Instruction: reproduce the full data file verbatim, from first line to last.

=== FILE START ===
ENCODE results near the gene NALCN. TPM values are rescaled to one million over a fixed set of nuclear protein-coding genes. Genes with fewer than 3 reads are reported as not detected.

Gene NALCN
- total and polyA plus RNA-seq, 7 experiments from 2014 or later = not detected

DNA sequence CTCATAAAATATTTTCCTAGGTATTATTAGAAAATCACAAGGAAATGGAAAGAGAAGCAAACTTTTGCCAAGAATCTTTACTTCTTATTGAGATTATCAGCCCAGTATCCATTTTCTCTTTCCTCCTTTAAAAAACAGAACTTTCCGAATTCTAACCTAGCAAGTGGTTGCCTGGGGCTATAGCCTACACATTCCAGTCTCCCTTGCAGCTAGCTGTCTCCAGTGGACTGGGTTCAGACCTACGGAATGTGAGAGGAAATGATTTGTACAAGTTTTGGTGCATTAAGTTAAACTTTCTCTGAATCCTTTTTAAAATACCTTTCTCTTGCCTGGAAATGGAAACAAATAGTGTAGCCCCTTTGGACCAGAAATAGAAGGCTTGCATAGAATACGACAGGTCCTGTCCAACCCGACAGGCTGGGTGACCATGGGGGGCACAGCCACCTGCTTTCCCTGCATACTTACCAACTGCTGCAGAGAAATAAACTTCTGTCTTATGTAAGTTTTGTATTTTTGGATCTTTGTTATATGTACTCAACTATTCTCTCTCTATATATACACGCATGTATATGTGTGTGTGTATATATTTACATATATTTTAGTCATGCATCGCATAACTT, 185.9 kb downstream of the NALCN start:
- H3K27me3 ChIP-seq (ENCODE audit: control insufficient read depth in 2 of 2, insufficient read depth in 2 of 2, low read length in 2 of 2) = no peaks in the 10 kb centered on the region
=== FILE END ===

ENCODE results near the gene NALCN. TPM values are rescaled to one million over a fixed set of nuclear protein-coding genes. Genes with fewer than 3 reads are reported as not detected.

Gene NALCN
- total and polyA plus RNA-seq, 7 experiments from 2014 or later = not detected

DNA sequence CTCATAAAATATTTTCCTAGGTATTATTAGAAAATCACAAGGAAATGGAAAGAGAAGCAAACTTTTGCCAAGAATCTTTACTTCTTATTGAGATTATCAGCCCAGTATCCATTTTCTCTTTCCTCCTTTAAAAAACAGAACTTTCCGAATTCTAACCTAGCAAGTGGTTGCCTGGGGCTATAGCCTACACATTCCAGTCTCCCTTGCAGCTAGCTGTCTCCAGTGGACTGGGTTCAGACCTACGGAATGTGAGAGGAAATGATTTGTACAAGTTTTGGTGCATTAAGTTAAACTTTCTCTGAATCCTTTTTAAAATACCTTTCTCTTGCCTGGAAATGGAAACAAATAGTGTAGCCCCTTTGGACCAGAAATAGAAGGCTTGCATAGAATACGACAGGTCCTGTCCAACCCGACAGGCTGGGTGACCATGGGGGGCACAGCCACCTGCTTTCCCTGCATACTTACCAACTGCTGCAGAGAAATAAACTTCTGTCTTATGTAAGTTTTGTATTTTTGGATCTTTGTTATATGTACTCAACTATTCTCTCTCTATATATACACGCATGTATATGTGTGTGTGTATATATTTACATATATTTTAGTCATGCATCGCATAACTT, 185.9 kb downstream of the NALCN start:
- H3K27me3 ChIP-seq (ENCODE audit: control insufficient read depth in 2 of 2, insufficient read depth in 2 of 2, low read length in 2 of 2) = no peaks in the 10 kb centered on the region